Hevo is used by companies to build reliable, fault-tolerant data pipelines for their business analytics. If you are a data engineer or a data analyst, you would know how data reliability is a big problem in business analytics. Incomplete and inaccurate data erodes companies’ faith in analytics as a whole and they start taking decisions on a hunch.
When we began building Hevo the one promise that we wanted to fulfill was data accuracy. We believe that it is the cornerstone of a company’s analytics infrastructure and not focusing on this aspect will mean letting our customers down.
So, in principle what it meant was whenever an event enters Hevo’s data pipeline it is guaranteed to reach the destination. We choose to build our data pipelines on Kafka which gives at-least once guarantee.
As shown above, our pipelines have four essential stages – ingestion, transformations, mapper, and destination. In a happy scenario, an event will enter the ingestion stage and will go through different stages till it reaches the destination. As long as the application doesn’t leak events, Kafka itself will make sure that no data is lost.
So far so good. But, what if there is an event that can not be processed for logical reasons. Say, a buggy transformation, or a data type mismatch or when the destination is unreachable. These failures may happen all the time and we needed a safe mechanism through which we could temporarily hold events for the user to investigate, fix and replay.
Inspired by SQS’s dead letter queue, we evaluated if having another topic in Kafka to hold these events would be enough. Parking these events in a Kafka topic would mean the order is still maintained and delivery is guaranteed. But, this approach has a few issues:
Logical partitioning of events
As we expect the user to investigate these failed events, we wanted to logically partition these events so that he could take care of one error at a time. We came up with the following dimensions on which failed events could be partitioned:
- Event Name
- Stage (at which event was parked)
- Error Type (e.g. missing columns, data type mismatch in a column, unreachable destination)
Apart from these dimensions we wanted to give the user the ability to filter events on any time window.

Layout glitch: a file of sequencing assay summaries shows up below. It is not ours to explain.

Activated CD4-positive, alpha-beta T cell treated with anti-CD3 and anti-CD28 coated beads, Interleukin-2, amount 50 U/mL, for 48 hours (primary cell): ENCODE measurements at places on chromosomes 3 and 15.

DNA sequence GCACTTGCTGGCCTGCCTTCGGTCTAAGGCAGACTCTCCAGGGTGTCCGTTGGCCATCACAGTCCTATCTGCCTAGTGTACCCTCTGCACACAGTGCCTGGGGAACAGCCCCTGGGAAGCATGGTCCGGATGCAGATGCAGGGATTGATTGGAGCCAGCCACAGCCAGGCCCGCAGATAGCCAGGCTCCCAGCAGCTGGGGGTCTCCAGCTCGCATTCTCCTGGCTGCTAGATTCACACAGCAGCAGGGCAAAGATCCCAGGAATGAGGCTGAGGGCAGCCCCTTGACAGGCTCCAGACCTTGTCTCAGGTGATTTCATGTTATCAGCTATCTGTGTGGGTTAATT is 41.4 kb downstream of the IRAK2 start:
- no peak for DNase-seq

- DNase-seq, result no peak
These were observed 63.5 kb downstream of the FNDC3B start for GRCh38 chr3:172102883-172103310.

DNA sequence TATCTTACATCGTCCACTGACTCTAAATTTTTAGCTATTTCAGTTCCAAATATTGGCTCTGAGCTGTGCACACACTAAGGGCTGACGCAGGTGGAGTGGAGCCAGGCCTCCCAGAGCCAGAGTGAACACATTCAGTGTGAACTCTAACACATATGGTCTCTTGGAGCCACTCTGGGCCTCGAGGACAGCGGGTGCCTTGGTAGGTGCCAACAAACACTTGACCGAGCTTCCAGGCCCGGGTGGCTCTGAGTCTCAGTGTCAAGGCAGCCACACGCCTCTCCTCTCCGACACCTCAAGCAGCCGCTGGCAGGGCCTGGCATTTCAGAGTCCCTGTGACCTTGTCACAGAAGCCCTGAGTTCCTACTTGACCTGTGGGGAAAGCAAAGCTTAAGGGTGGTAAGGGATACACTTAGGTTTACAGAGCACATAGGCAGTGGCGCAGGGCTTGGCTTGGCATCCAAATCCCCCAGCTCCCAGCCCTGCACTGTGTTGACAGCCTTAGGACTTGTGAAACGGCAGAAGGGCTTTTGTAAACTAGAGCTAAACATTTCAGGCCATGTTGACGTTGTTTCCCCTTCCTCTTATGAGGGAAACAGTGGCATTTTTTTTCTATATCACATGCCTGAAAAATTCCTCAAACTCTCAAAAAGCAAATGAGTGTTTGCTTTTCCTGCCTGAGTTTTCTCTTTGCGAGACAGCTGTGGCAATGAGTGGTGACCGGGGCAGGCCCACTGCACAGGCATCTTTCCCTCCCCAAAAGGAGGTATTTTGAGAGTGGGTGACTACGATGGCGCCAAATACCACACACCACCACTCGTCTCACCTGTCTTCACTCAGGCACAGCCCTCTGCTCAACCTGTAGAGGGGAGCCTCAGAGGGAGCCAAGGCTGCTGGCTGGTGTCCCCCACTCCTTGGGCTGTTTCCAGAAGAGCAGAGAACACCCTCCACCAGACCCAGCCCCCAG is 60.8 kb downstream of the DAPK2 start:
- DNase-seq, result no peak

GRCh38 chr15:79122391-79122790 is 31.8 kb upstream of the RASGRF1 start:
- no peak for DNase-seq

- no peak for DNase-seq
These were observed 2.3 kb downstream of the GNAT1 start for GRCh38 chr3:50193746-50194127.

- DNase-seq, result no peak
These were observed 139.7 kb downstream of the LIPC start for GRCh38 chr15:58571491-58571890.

A typical analytics setup will have 10-20 pipelines, each pipeline having 200-500 different event names. These combined with 4 stages and over 50 possible error types may result into over 500K logical partitions for each time interval. We will need one topic per partition so that the user can pick and replay events from a particular partition.
This didn’t seem to be a scalable approach.
Kafka forces you to have a retention policy based on time or size. This would mean we can’t keep these events forever in the queue if the user needs time to fix issues. This restriction doesn’t go well with the basic premise of ensuring zero data loss. A long retention policy won’t help either as it makes things a bit unmanageable.
Keeping track of thousands of topics that hold your parked events would mean we are using Kafka as a persistent data store. It will create a management overhead that comes with any persistent store.
Given above reasons meant we had to ditch the “Dead Letter Queue” design.
We went back to the drawing board and came up with a rather primitive way of managing data: Write Ahead Logs (WALs). WALs are fast, can be partitioned dynamically and stored forever on S3.
The current design gives us complete control over partitioning, retention, and S3 takes away any management hassles. When a user replays a partition we essentially replay all the files that belonged to that partition in the same order as they were written.
The design has some other benefits too:
Discarding events is cheap.
The user may want to discard old failed events for various genuine reasons. To do that we just mark these files as discarded in our tracker. The clean-up job later removes all the replayed as well as discarded files from S3.
Metadata is accurate and readily available
While writing files to S3, we store other metadata (number of events, size in bytes, time stamps) in the tracker. This metadata serves as an important set of cues for the user to debug the issues.
Files are extremely portable. User can download it for further debugging, whereas Kafka topics would require us to find other ways to allow the user raw access to failed events.
We at Hevo, are committed to help our customers build data pipelines that yield accurate data in real-time. This design approach goes a long way in fulfilling that commitment.